One month ago we already knew that the U.S. budget deficit for the 2018 fiscal year – Trump’s first full year in office – would be jarring after the August deficit soared to $211 billion, nearly double the deficit gap from one year ago (largely due to calendar quirks) which on a cumulative basis for the first 11 months of the fiscal year was a staggering $895 billion, $222 billion or 39% more than the previous year. This was largely due to outlays which climbed 7% while revenue rose a mere 1%.
Today at 2pm we got official confirmation of the rapid expansion in the US budget deficit when the Treasury announced that in Trumps first full fiscal year as president, the U.S. budget deficit grew 17% to $779 billion from $666 billion…
… the highest full year total since 2012 amid tax cuts and spending increases, if below the trailing 12 month total as of August which, as noted above, was a whopping $895 billion.
The budget gap for the 12 month period ended September was 17% greater than the same 12-month period a year earlier, as spending rose 3.2% and revenue gained just 0.4%.
The deficit as a share of GDP was 3.9% in fiscal 2018, up 0.4% point from the prior year.
To fund this deficit, the U.S. government borrowed $1.08 trillion from the public in Fiscal 2018, more than double the amount borrowed in 2017 ($498.3 billion) and the most borrowed from the public in a fiscal year since FY’12.
There was some good news: contrary to more pessimistic expectations, the surplus for the fiscal year’s final month of September jumped to $119 billion, the largest windfall for the last month of any fiscal year on record. However, like in August, there were calendar effects in play – and if not for timing shifts, last month’s surplus would have been just $44BN, $7BN (13%) less than Sep ’17 surplus.
In actual terms, the surplus was the result of a sharp drop in Federal Outlays from $433.3BN in August to $224.4BN in September, down from $340.8BN a year prior. This was the lowest one month spending total since June 2013.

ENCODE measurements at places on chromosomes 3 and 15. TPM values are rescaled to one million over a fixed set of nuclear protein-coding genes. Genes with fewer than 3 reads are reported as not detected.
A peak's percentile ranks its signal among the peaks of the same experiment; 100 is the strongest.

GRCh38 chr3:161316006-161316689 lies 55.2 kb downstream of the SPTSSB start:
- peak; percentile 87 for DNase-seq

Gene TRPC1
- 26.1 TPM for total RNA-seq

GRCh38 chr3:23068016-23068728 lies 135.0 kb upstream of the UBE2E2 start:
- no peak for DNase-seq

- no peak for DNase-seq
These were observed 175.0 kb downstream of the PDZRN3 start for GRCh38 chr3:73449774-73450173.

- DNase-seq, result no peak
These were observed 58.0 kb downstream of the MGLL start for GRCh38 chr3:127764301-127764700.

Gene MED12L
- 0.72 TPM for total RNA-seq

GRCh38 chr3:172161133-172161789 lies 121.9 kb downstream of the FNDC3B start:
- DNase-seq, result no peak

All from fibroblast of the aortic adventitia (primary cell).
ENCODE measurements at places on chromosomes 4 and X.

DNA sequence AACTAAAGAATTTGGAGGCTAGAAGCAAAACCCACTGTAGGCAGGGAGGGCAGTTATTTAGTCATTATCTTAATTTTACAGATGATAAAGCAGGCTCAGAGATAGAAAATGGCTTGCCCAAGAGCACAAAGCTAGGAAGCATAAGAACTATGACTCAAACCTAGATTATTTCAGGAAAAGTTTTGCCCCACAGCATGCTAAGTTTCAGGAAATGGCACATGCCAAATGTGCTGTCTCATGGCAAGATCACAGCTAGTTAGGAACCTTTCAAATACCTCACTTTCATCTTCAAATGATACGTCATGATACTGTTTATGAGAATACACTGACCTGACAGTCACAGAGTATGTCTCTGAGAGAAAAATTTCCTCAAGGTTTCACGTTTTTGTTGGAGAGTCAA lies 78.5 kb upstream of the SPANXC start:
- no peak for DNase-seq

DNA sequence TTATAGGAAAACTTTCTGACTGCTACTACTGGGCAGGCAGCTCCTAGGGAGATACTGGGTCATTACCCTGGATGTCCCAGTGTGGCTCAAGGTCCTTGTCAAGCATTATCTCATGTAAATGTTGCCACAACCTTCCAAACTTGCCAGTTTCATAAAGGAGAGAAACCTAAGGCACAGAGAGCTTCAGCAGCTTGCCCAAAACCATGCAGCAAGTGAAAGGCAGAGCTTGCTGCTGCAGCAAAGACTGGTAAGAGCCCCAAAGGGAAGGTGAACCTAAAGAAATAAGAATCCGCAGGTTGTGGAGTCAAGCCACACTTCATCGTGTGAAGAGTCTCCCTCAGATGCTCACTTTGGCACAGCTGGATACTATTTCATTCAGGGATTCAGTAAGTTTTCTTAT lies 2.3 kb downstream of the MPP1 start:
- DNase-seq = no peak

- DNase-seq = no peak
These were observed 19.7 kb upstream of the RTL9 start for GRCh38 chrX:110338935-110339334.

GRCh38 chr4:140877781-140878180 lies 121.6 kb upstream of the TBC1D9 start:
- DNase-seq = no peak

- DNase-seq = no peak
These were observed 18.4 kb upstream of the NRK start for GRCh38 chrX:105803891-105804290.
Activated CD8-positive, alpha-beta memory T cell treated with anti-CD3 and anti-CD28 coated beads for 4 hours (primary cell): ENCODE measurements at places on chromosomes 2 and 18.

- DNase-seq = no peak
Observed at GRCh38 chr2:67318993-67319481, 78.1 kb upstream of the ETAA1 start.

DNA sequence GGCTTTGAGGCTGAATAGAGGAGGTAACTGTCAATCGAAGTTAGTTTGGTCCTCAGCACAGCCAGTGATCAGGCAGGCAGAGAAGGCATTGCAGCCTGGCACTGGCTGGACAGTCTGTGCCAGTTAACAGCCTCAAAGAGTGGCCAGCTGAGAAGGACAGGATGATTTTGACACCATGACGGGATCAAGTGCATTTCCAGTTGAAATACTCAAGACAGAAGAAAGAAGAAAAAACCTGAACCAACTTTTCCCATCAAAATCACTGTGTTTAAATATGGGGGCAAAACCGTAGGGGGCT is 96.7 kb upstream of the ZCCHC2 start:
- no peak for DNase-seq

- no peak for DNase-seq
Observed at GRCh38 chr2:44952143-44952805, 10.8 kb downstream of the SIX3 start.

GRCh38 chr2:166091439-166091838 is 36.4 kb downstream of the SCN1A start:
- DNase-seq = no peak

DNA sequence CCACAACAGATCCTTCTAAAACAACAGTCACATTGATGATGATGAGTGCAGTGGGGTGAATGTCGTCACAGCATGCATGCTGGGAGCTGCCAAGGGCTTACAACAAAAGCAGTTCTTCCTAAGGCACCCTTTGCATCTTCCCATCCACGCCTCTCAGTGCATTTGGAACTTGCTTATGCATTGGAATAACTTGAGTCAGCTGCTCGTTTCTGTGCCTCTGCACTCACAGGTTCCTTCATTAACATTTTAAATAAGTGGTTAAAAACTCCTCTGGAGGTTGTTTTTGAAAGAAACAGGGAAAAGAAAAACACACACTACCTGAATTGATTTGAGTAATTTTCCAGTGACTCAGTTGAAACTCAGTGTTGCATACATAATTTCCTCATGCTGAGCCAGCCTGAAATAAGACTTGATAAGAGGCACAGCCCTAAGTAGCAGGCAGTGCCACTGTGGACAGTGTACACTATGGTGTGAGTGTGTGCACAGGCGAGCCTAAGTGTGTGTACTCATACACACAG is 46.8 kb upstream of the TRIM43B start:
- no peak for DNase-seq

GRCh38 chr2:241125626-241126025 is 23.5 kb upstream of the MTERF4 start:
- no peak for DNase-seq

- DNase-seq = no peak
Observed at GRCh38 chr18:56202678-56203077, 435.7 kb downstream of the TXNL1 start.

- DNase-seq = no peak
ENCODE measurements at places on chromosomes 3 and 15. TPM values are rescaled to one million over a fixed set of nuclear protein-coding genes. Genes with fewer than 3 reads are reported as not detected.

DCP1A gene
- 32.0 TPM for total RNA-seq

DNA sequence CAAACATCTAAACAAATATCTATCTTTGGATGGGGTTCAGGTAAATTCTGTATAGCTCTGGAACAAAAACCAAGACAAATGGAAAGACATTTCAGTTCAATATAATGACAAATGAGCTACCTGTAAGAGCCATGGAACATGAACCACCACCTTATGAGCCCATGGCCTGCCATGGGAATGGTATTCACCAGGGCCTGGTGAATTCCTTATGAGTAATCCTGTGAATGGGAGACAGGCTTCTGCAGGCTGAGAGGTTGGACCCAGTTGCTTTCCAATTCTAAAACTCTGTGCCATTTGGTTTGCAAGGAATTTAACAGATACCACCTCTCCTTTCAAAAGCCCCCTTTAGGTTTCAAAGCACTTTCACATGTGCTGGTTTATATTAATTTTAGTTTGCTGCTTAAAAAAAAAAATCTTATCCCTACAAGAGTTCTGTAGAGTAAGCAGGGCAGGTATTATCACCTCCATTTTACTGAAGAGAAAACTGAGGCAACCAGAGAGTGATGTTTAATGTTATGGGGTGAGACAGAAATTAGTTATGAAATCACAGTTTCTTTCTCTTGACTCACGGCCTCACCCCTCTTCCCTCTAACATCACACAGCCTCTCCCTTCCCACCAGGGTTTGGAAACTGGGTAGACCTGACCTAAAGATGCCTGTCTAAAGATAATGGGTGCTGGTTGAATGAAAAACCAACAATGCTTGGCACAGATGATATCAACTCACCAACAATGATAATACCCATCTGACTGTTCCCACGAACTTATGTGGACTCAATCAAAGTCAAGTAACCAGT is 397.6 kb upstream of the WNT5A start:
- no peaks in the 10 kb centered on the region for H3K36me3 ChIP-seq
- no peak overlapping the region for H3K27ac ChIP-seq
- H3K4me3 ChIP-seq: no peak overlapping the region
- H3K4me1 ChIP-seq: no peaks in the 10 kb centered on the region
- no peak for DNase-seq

At the same time receipts jumped from $219.1BN in August to $343.6BN in September, fractionally lower than the $348.7BN collected a year prior.
But the most troubling observation in the latest data was that the government paid $523 billion in total interest in fiscal 2018, the highest on record.
But wait, there’s more, because as we warned last month, these numbers are set to deteriorate rapidly: according to the Congressional Budget Office, the government deficit will hit $973 billion in fiscal 2019 and rise above $1 trillion the next year. That would be the first time the deficit exceeds $1 trillion since 2012, when the American economy was still recovering from the Great Recession.
A key culprit for receipts not keeping up with spending are Republican tax cuts, while increased federal spending and an aging population have also contributed to the fiscal strains, though the GOP says tax reform enacted this year will spur economic growth and lift government revenue. Meanwhile, corporate income-tax receipts fell 31% in fiscal 2018 while individual income taxes gained 6.1%.
“America’s booming economy will create increased government revenues – an important step toward long-term fiscal sustainability,” Trump’s budget director, Mick Mulvaney, said in a statement accompanying the Treasury report. “But this fiscal picture is a blunt warning to Congress of the dire consequences of irresponsible and unnecessary spending.”
And more bad news: in order to finance the soaring budget gap, the US Treasury will aggressively increase the pace of debt issuance, borrowing $769 billion in the second half of the current calendar year. That would be the most since 2008. The full year number for 2019 is expected to be well over $1 trillion, and has been cited by some as the reason behind the recent blow out in interest rates.
Cited by Bloomberg, Trump’s top economist, Kevin Hassett, said this month the president will unveil measures soon to address the shortfall, although he did not provide specifics.
“The deficit is absolutely higher than anyone would like,” Hassett said. And, looking ahead, it’s set to keep rising indefinitely until finally something breaks.